The New Orleans Saints' Jimmy Graham was ruled a tight end by arbitrator Stephen Burbank, as confirmed by the NFL on July 2.
The New Orleans Saints' Jimmy Graham is a tight end, after all.
Don't Miss: Super Bowl 2017 Commercials & Advertisers
An arbitrator came out with the ruling, as confirmed by the NFL on July 2, per The New Orleans Times-Picayune:
"Jimmy Graham is officially a tight end. Two weeks after a hearing to determine his status, his roster spot was solidified by third-party arbitrator Stephen Burbank, the NFL confirmed Wednesday morning.
"Graham's camp can appeal the decision to a three-person panel if it chooses to do so, but for now, the Saints have gained a major piece of leverage in long-term contract negotiations with Graham.
"Burbank oversaw two days of testimony, which took place June 17-18 in Metairie. Lawyers for the NFL Players' Association, who represented Graham, and the NFL Management Council, who represented the Saints, argued their respective cases during the hearing.
"'In sum, I conclude that Mr. Graham was at the position of tight end for purposes of Article 10, Section 2(a)(i), when, at the snap, he was aligned adjacent to or 'arms-length' from the nearest offensive lineman and also when he was aligned in the slot, at least if such alignment brought him within four yards of such lineman,' Burbank said in conclusion of his full decision.
"'Since Mr. Graham was so aligned for a majority of plays during the 2013 League Year, the NFLPA's request for 'a declaration that the correct tender for Mr. Graham is at the wide receiver position is denied.'
"The NFLPA filed a grievance on Graham's behalf May 7, contending he had incorrectly been given a tight end franchise tag by the NFL Management Council. Graham's camp and the NFLPA argued he should have been given a wide receiver franchise tag instead.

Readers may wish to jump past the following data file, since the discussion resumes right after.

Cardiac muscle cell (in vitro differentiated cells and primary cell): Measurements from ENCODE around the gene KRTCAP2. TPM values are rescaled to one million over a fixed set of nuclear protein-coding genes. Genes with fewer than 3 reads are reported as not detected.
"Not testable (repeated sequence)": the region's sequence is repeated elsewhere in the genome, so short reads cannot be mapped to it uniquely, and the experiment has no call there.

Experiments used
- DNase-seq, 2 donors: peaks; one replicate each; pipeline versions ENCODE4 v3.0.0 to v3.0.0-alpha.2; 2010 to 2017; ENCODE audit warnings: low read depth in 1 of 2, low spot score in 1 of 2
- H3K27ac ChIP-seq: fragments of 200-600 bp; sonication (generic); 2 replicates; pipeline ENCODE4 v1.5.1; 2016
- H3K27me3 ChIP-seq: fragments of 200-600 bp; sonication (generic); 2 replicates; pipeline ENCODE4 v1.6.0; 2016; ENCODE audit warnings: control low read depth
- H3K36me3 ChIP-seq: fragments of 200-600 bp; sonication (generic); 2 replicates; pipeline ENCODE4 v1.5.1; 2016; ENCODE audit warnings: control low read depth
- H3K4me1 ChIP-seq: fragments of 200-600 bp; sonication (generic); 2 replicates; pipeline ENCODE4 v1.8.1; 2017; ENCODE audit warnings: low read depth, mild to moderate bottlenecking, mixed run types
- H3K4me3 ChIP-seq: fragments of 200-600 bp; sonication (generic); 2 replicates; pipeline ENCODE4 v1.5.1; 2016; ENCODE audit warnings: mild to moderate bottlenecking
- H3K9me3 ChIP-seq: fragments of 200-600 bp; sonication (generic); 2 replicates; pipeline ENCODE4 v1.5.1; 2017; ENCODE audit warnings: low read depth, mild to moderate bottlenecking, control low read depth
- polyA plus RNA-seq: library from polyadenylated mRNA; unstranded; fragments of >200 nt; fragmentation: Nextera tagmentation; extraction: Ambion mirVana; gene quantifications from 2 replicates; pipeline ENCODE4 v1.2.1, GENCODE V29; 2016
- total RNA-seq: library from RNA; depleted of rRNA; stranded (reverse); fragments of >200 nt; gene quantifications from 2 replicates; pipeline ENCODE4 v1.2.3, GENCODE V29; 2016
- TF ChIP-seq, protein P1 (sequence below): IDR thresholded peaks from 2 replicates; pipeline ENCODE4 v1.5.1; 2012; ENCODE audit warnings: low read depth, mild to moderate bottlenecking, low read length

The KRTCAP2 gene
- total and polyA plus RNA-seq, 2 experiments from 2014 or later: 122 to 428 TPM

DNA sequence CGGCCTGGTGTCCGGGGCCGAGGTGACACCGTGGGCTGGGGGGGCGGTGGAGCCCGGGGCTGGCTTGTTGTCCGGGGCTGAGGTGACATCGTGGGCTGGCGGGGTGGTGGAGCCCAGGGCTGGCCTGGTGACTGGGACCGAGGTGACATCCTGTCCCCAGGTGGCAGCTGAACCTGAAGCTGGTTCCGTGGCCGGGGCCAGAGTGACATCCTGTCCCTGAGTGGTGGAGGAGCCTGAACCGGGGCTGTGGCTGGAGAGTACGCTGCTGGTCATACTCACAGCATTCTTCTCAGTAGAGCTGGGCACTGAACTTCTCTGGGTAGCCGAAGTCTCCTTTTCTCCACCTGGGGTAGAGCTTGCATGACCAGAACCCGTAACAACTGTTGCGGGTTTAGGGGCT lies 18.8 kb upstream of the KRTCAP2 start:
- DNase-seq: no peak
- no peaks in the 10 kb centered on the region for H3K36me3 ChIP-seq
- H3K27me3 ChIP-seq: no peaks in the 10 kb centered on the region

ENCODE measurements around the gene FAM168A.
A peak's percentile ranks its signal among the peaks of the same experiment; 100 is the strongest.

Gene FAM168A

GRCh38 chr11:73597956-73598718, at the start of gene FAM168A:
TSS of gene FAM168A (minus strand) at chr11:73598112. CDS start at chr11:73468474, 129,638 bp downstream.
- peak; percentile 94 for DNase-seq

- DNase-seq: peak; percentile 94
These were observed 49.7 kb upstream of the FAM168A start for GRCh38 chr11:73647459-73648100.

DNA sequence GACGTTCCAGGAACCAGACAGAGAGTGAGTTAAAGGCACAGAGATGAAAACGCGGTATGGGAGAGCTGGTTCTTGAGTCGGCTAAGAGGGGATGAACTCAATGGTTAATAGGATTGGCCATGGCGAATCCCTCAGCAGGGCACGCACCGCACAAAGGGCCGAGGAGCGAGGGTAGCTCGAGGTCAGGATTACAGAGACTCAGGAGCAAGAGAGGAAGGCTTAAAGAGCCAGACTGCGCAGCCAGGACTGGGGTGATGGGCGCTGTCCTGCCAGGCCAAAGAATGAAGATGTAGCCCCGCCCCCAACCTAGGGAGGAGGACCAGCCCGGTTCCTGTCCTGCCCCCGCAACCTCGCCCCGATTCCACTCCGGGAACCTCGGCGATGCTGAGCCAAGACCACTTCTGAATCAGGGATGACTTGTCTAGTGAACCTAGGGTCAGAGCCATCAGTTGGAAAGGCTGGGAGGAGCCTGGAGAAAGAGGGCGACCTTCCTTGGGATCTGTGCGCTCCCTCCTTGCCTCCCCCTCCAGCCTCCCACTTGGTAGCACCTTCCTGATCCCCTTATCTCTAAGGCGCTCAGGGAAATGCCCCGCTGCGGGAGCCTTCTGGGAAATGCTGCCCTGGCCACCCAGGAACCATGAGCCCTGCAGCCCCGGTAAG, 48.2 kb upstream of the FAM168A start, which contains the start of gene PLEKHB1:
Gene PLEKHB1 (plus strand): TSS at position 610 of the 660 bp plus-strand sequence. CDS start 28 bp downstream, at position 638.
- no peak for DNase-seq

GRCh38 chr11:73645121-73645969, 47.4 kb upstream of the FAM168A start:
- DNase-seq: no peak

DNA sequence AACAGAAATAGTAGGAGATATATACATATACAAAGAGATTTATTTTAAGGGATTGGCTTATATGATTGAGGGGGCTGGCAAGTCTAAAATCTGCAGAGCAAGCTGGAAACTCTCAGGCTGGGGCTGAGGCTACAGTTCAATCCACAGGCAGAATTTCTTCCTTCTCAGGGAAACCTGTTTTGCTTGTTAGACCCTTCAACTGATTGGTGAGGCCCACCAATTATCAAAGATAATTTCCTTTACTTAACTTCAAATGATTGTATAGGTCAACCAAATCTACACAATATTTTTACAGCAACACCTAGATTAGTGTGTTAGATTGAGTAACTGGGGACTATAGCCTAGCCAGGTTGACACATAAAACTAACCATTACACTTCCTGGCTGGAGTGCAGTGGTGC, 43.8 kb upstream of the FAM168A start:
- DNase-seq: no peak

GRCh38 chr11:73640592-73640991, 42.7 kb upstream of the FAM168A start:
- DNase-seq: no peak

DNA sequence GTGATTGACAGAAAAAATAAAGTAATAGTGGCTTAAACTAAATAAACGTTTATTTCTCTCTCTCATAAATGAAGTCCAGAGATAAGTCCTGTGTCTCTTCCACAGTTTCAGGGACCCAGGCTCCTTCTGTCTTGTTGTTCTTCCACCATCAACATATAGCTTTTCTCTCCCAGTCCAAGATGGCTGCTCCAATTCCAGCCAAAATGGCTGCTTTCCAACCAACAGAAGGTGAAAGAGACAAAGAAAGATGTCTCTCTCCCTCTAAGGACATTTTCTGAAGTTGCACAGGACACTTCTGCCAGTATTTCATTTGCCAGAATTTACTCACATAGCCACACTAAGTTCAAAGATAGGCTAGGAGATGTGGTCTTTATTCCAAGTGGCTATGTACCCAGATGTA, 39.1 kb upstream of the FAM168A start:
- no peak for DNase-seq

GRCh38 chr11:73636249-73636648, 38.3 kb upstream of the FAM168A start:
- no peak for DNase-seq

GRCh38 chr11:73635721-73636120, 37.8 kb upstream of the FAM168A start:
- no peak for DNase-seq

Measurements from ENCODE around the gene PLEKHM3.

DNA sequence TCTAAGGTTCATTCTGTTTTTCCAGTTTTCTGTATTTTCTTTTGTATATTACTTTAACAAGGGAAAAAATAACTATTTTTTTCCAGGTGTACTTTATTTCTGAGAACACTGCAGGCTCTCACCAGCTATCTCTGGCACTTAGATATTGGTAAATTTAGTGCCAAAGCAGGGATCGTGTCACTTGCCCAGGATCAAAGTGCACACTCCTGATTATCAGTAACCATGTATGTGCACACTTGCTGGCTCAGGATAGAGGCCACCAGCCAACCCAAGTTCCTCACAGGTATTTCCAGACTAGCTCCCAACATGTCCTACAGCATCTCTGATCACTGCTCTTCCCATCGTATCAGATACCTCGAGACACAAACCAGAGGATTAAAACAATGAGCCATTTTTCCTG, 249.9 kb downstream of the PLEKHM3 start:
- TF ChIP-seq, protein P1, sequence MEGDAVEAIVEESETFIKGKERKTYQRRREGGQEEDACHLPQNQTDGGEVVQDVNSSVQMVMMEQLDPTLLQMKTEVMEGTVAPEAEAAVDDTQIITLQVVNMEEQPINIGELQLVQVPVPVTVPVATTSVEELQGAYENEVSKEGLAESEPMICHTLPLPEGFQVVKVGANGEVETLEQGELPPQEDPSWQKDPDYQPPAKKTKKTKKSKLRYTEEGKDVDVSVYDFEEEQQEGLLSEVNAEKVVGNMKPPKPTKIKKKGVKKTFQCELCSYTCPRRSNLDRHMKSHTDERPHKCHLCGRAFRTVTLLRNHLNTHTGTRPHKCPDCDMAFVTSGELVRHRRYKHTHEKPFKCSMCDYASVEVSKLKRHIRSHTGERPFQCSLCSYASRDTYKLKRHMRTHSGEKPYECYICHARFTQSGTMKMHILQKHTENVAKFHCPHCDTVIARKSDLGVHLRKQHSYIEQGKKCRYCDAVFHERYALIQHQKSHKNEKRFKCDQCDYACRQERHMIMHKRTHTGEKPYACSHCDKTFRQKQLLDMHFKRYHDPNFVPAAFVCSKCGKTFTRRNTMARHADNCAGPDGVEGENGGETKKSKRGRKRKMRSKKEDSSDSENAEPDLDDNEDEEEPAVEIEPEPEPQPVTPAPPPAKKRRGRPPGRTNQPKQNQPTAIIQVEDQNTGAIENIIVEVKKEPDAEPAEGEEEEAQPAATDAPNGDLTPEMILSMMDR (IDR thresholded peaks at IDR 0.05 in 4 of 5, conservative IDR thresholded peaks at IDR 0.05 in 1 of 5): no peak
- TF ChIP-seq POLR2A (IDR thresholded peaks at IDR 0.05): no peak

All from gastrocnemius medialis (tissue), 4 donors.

"The wide receiver tag, with its one-year salary of about $12 million is signifcantly higher than the $7 million tight end tag.
"'The NFLPA will review with Jimmy Graham the decision from Arbitrator Stephen Burbank which permits the player to be designated as a tight end for Franchise Tag purposes,' the players' union said in a statement. 'We will advise Graham of his options and carefully determine next steps in this matter.
"'We will also continue to assist Graham and his representation as necessary to help the player reach a fair long-term deal with the New Orleans Saints.'
"Saints coach Sean Payton, general manager Mickey Loomis and former (Indianapolis) Colts general manager Bill Polian were among those to testify on behalf of the Saints.
"Burbank agreed with the NFLPA that Graham's use within the Saints offense in 2013 actually placed Graham in 'no man's land' for the majority of the snaps. 'The same stipulated evidence shows that for a majority of plays he was neither 'tight' nor 'wide' in the traditional sense, but somewhere in between,' Burbank said.
"Burbank later stated, though, 'The evidence supports findings that since the early 1960s, clubs have deployed tight ends in multiple locations during the same period many tight ends have often lined up in a flexed position more than two yards from the offensive tackle, and tight ends often line up in the slot.'"
NFL.com's Chris Wesseling also confirms Burbank's ruling on Graham:
"Arbitrator Stephen Burbank ruled Wednesday that New Orleans Saints star Jimmy Graham is indeed a tight end, per NFL Media Insider Ian Rapoport and NFL Media's Albert Breer.
"The Collective Bargaining Agreement allows Graham to appeal the decision to a three-member Appeals Panel within 10 days of the decision. The NFLPA announced in a statement they will 'carefully determine next steps in this matter.'
"Graham had filed a grievance arguing that he deserved to be designated as a wide receiver under the franchise tag because he spent more time out wide and in the slot than at the line of the scrimmage, as tight ends did in the past.
"Burbank concluded that Graham was aligned close enough to the line of scrimmage (four yards) for a majority of plays to be disqualified from the wide-receiver designation. Essentially, the slot doesn't count as out wide for franchise-tag purposes.
"The decision will set a precedent for future disputes."
For more of the hottest sports news, log on to Sport Balla today.